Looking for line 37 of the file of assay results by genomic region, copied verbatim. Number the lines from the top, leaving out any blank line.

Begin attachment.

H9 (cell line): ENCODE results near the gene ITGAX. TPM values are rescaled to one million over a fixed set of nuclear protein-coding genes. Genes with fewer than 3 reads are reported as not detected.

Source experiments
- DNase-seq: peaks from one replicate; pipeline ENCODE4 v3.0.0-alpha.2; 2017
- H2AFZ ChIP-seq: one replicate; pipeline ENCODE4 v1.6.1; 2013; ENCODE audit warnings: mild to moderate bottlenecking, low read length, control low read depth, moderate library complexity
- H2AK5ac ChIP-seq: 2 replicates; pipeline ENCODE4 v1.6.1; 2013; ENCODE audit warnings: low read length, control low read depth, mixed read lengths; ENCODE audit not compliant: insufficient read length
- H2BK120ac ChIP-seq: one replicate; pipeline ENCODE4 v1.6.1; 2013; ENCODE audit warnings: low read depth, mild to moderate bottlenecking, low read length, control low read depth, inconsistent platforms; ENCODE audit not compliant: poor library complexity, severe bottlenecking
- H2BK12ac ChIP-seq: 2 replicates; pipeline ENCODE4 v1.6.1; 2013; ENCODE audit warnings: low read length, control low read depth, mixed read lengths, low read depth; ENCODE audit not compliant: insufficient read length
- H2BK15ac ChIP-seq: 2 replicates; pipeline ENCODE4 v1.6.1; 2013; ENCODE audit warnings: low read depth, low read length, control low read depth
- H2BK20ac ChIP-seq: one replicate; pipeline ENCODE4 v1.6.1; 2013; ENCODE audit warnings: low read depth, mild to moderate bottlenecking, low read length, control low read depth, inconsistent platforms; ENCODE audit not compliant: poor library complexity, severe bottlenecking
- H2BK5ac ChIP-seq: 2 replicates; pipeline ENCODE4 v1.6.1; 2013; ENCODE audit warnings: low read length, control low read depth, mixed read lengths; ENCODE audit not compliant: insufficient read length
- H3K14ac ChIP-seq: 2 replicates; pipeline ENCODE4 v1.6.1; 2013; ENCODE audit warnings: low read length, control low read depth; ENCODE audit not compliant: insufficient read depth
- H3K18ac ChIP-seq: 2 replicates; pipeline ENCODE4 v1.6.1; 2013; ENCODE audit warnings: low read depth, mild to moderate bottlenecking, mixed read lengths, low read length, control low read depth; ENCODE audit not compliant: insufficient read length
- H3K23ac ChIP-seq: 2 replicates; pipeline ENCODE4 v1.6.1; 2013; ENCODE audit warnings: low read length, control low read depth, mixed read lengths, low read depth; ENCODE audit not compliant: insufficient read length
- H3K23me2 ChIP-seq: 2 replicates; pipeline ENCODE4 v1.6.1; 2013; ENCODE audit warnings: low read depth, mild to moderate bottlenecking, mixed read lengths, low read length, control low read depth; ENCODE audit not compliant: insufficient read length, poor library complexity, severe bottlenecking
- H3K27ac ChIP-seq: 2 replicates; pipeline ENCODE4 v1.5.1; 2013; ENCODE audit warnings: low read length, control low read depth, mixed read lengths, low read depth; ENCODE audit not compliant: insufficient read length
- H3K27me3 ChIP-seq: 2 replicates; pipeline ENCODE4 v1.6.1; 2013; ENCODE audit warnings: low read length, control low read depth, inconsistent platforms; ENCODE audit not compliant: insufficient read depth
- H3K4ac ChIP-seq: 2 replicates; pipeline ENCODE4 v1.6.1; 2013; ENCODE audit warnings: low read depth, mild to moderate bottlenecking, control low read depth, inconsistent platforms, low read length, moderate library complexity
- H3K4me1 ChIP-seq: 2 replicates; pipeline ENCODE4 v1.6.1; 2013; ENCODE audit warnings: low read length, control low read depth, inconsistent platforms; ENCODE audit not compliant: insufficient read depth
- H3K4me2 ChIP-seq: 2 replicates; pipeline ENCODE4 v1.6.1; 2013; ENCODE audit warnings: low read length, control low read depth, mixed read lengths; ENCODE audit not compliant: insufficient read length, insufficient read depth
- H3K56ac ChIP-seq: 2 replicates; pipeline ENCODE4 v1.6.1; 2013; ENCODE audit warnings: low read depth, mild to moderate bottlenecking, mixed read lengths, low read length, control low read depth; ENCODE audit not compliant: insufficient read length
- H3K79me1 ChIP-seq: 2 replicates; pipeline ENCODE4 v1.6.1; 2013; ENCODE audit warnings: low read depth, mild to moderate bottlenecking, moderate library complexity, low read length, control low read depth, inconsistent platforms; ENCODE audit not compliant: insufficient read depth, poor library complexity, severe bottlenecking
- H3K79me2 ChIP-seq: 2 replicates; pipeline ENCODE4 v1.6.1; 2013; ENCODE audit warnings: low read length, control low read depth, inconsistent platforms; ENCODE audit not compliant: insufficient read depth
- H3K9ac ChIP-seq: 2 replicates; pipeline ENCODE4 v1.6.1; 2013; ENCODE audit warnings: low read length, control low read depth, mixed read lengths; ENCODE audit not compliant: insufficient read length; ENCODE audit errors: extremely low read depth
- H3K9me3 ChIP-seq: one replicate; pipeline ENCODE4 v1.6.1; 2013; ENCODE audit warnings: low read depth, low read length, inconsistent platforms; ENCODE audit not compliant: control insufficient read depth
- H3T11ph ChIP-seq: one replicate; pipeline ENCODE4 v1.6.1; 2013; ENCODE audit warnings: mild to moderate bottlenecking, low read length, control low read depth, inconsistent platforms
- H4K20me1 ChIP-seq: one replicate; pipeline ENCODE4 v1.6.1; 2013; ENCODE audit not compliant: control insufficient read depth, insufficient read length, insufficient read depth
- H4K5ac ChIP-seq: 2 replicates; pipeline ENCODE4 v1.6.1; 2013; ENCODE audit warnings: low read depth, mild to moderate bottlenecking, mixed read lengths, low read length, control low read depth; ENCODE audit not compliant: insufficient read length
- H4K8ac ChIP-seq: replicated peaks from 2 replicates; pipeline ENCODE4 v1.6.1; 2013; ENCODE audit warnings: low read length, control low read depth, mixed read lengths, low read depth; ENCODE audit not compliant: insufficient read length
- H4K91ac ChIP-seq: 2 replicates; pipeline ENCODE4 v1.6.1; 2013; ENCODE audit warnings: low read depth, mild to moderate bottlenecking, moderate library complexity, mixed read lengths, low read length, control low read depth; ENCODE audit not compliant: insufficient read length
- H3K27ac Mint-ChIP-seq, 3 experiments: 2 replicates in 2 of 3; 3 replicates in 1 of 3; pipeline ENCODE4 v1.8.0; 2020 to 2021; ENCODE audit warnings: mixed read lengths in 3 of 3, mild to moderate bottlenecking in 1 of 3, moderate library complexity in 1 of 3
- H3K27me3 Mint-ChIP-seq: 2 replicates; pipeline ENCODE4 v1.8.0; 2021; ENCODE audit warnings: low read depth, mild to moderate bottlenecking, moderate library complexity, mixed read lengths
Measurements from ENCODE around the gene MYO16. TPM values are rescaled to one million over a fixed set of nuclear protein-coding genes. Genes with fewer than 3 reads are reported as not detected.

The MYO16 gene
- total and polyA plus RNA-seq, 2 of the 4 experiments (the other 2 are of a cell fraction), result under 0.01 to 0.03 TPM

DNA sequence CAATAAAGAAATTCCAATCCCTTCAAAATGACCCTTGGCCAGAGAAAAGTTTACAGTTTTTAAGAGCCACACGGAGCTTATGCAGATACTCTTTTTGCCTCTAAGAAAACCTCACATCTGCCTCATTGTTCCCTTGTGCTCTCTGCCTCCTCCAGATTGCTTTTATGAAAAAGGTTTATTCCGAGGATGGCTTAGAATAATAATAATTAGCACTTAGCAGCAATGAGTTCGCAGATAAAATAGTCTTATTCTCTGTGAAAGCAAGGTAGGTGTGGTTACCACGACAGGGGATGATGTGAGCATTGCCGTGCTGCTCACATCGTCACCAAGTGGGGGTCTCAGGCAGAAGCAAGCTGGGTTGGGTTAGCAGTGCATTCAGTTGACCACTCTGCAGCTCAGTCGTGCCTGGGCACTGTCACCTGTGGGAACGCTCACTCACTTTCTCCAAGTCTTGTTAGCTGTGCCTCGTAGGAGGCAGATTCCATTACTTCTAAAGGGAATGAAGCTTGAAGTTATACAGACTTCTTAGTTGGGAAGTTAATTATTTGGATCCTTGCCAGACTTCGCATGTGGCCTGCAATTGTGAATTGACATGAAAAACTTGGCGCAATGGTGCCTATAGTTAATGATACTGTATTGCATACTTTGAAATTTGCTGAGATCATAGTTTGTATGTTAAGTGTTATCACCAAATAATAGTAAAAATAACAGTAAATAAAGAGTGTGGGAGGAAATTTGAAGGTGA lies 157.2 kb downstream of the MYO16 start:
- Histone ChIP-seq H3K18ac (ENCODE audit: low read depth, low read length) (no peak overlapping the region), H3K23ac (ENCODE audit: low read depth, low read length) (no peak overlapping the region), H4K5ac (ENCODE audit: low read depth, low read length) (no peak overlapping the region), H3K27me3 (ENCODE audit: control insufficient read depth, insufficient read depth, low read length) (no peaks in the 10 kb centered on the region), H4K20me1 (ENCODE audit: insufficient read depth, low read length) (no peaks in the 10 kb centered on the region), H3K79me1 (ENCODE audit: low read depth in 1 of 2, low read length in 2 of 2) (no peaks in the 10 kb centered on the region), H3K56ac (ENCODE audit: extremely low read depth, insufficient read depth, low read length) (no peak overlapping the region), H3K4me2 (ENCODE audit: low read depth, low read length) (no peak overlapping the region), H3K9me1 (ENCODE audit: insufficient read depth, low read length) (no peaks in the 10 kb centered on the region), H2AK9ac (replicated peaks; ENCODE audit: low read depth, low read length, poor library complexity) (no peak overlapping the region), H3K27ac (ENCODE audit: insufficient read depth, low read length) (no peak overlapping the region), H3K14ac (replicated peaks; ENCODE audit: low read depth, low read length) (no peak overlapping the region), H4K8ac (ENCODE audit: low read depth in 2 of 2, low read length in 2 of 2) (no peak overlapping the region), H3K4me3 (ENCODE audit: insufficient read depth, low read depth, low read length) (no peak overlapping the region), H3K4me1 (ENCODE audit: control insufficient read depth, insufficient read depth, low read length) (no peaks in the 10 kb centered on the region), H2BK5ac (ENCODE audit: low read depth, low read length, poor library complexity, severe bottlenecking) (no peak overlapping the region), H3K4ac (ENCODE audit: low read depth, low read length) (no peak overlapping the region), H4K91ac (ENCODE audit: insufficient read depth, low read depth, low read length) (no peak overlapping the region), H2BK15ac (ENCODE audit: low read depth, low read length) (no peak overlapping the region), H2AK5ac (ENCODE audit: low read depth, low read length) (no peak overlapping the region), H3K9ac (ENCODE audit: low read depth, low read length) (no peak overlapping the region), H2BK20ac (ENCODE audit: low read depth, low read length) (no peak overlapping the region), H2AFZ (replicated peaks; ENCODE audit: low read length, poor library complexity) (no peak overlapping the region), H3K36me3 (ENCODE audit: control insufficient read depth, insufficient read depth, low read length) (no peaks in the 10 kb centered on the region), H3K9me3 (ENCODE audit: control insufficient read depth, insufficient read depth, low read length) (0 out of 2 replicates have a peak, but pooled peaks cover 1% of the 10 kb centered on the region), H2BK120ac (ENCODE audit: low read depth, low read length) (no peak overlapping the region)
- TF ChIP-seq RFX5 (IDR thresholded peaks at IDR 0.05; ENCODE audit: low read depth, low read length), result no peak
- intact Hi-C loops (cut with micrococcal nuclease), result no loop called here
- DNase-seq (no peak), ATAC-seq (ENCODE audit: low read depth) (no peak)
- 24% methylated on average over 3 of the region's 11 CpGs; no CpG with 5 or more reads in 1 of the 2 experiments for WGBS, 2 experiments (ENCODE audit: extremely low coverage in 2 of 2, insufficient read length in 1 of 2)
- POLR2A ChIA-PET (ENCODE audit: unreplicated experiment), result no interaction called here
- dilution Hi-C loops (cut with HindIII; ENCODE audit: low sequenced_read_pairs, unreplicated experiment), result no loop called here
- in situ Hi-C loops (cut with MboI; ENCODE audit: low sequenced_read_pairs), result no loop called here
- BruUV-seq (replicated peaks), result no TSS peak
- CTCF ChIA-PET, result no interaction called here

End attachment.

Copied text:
- TF ChIP-seq RFX5 (IDR thresholded peaks at IDR 0.05; ENCODE audit: low read depth, low read length), result no peak